The NSA has developed a “Google-like” search engine called ICREACH, which has the capacity to gather personal information. This search engine can access over 850 million personal records, including private e-mails, chats, and some phone locations. The NSA is sharing the data collected through its ICREACH program with nearly two dozen US government agencies, including the FBI, CIA, and DEA.

19. “Most Comprehensive” Assessment Yet Warns against Geoengineering Risks (For full story, click here)

A comprehensive pair of reports by dozens of researchers convened by the National Academy of Sciences (NAS) offered “a damning critique of geoengineering. The first of the two NAS reports found that most proposals to remove carbon dioxide from the atmosphere—through processes such as fertilizing the ocean with iron to dissolve carbon dioxide—are too expensive to be widely implemented. The Academy’s second report evaluated proposals to seed the atmosphere with particles to reflect sunlight back into space, a process known as albedo modification.

20. FBI Seeks Backdoors in New Communications Technology (For full story, click here)

Responding to announcements by Apple and Google that they would make customers’ smartphone and computer data more secure, in Oct. 2014 the FBI’s director James Comey announced that the Bureau was seeking to enlarge its data collection capabilities to include direct access to cell phones, tablets, and computers through an expansion of the 1994 Communications Assistance for Law Enforcement Act. Comey proclaimed that expanding surveillance was in the interest of “public safety” to protect the nation against “potential terrorist threats.”

21. The New Amazon of the North: Canadian Deforestation (For full story, click here)

Since 2000, Canada has led the world in deforestation, despite being overshadowed by reports of the forests in Brazil and Indonesia. With only 10 percent of the world’s forests, Canada now accounts for 21 percent of all deforestation in the world. Surges in oil sands and shale gas development, logging, and road expansion have been the major contributors to the destruction of Canada’s forests. Deforestation by Canada and other countries deposits more carbon dioxide into the atmosphere than does all of the world’s transportation machinery.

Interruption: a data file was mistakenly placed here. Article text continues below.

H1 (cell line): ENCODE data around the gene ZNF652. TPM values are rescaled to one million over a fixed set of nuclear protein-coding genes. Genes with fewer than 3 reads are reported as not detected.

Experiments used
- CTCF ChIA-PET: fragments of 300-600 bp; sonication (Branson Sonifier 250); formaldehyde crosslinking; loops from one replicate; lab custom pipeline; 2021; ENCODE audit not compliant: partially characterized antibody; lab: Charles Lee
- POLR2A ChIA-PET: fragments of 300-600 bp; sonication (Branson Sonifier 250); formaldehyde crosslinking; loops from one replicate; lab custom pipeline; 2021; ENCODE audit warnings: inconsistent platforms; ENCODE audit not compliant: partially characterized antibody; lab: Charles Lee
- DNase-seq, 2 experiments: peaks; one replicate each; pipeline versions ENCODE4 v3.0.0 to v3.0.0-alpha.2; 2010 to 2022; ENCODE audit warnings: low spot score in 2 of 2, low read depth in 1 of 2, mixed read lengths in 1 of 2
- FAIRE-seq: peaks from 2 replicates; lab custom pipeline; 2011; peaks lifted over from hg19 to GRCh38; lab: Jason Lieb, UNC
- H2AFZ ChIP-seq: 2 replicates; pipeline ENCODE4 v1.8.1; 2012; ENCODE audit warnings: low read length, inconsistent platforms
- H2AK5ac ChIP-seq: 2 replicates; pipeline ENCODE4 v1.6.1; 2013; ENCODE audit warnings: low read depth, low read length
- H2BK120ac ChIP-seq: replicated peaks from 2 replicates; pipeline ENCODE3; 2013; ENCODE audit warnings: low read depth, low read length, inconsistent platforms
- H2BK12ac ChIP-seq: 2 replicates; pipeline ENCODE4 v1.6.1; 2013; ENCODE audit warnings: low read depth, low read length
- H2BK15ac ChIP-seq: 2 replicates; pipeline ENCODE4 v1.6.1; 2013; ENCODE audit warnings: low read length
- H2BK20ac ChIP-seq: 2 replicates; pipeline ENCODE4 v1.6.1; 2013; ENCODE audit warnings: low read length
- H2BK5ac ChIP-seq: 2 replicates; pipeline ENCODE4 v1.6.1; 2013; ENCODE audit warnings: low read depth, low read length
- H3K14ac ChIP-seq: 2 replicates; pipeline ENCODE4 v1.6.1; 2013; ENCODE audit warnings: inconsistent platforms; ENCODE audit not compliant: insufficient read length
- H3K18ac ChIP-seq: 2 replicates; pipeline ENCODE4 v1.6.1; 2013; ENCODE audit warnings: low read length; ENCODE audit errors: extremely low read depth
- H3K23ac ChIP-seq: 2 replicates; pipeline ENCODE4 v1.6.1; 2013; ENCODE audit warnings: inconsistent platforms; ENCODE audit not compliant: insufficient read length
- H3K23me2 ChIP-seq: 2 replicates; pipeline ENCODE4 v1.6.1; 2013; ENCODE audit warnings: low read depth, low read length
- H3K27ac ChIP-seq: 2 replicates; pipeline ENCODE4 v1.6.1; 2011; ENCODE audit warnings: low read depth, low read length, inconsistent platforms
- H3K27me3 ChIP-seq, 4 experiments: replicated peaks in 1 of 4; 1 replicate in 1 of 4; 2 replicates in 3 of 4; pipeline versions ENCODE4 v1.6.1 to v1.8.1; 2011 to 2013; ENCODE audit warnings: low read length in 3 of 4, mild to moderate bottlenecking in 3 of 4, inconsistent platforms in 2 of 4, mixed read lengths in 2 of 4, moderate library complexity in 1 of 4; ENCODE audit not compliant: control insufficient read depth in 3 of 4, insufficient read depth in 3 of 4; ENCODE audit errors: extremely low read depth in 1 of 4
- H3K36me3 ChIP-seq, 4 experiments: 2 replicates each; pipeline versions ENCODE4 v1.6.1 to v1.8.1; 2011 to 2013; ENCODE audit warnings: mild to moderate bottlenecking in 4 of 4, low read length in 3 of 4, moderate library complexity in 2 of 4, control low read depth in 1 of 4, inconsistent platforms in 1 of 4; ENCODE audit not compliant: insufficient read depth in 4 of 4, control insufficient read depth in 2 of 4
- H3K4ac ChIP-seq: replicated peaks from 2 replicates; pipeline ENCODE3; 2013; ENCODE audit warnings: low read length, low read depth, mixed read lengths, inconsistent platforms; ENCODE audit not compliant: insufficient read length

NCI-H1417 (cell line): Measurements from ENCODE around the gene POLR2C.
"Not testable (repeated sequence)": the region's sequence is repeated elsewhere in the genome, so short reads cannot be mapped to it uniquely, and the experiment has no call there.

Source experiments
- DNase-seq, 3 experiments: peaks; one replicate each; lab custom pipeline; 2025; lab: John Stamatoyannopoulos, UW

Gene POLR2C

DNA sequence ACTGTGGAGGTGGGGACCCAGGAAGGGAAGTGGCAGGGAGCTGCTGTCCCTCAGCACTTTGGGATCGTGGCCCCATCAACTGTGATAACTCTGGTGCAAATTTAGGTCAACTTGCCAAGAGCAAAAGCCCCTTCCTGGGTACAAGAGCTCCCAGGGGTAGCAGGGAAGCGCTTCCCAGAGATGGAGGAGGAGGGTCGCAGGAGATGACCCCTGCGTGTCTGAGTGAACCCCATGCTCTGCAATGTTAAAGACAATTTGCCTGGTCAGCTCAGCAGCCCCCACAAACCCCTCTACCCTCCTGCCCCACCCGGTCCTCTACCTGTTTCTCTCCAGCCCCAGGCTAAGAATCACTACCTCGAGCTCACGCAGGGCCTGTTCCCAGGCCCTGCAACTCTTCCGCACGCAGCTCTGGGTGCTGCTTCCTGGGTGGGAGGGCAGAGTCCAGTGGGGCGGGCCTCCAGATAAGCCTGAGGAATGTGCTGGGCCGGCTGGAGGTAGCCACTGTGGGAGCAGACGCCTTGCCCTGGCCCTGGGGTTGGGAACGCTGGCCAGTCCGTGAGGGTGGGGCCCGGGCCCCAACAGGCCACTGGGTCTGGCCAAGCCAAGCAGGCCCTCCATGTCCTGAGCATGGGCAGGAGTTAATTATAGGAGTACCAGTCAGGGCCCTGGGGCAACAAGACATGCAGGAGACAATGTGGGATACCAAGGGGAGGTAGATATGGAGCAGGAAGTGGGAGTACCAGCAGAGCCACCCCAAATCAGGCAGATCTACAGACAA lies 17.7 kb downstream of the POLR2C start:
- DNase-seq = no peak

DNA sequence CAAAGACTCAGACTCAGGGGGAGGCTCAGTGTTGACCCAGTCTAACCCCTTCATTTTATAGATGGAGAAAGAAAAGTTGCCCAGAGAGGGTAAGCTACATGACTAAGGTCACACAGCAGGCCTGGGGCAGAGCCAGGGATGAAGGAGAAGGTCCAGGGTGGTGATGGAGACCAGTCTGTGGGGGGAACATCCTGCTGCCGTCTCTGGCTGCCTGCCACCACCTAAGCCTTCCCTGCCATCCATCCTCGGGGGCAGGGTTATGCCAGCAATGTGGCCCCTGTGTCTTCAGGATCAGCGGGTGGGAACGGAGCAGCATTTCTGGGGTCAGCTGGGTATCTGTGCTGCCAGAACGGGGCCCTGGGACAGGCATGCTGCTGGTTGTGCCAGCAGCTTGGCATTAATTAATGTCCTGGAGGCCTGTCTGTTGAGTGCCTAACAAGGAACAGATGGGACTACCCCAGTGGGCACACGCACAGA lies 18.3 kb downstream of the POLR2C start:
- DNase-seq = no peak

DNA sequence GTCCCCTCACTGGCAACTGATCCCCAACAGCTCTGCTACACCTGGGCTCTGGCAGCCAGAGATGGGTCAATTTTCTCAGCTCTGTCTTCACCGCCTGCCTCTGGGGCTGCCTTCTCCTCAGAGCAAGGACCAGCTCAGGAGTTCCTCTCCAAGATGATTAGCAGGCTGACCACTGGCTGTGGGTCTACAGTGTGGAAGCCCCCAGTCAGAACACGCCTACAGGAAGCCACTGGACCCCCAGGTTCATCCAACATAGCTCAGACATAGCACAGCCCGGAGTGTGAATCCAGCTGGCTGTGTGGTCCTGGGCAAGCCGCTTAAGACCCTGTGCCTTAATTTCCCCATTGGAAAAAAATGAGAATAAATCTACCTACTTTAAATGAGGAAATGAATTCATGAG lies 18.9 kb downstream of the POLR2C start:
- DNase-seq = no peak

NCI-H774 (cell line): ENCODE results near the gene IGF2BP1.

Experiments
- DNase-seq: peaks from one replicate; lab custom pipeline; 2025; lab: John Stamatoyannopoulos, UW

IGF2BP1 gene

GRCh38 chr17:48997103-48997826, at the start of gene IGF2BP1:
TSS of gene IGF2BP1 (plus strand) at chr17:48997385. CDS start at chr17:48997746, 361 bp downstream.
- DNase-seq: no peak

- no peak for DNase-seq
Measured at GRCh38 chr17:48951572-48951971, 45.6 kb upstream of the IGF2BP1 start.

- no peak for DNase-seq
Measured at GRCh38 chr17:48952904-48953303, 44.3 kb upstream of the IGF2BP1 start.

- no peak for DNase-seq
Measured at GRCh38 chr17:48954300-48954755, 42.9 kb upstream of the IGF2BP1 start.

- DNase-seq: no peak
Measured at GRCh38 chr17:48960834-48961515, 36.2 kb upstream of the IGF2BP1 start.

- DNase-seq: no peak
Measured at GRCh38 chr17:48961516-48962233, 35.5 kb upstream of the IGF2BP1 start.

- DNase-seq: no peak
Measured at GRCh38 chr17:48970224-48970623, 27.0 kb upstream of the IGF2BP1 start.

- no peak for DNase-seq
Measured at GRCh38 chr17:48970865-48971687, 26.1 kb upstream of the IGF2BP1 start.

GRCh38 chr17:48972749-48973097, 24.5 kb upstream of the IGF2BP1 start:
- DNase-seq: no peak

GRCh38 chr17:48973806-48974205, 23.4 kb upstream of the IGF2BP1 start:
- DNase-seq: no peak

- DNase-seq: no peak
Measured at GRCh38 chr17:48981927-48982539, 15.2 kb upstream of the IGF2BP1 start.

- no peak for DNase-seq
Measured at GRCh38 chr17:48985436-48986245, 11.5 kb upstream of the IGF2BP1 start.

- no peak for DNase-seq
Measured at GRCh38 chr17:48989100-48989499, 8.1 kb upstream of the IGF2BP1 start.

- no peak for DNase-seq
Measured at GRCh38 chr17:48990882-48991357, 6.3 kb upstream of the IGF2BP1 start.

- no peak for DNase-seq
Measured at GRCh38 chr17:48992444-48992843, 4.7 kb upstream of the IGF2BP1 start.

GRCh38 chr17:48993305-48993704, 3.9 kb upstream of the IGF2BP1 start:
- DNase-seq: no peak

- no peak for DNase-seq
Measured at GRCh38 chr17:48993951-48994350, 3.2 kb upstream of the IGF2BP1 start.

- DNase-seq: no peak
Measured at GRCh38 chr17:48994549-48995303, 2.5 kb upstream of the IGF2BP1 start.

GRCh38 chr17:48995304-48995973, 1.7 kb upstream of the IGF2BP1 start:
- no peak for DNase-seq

22. Global Killing of Environmentalists Rises Drastically (For full story, click here)

From 2002 to 2013, at least 908 people were killed globally due to their environmental advocacy, with the rate of murder doubling in the last four years. Latin America and Asia show the highest rates of violence as tensions over limited natural resources in these regions escalate. Brazil remains overwhelmingly more dangerous for environmentalists than other countries; twice as many environmentalists were killed in Brazil as in any other country. However, Brazil is just one especially striking case in what is a global trend.

23. Unprocessed Rape Kits (For full story, click here)

A White House report cited a 2011 study of more than 2,000 law enforcement agencies, which found that 44 percent of the agencies did not send forensic evidence obtained in rape cases to a laboratory because the suspect had not been identified; another 15 percent said they did not submit the evidence because the prosecutor did not request it; and 11 percent cited the lab’s inability to produce timely results. A five-month study conducted by CBS News in 2009 had found a minimum of at least 20,000 unprocessed rape kits across the US.

24. NSA’s AURORAGOLD Program Hacks Cell Phones around World (For full story, click here)

The NSA has hacked cell phone networks worldwide for many years. At least nine NSA documents that show how the NSA has spied on hundreds of companies, as well as other countries that are close to the US. Through a secret program codenamed AURORAGOLD, the NSA sought security weaknesses in cell phone technology to exploit for surveillance. The documents also revealed NSA plans “to secretly introduce new flaws into communication systems,” which would make those systems easier for the NSA to access.

25. Greenland’s Meltwater Contributes to Rising Sea Levels (For full story, click here)

Atmospheric warming is capable of reaching thousands of meters below Greenland’s massive ice sheet, potentially increasing the glaciers’ rate of flow and creating pools of “meltwater” trapped below the ice. Two separate but related studies confirmed that surface melt can drain down to fill concealed lakes under the ice, ultimately contributing to rising sea levels.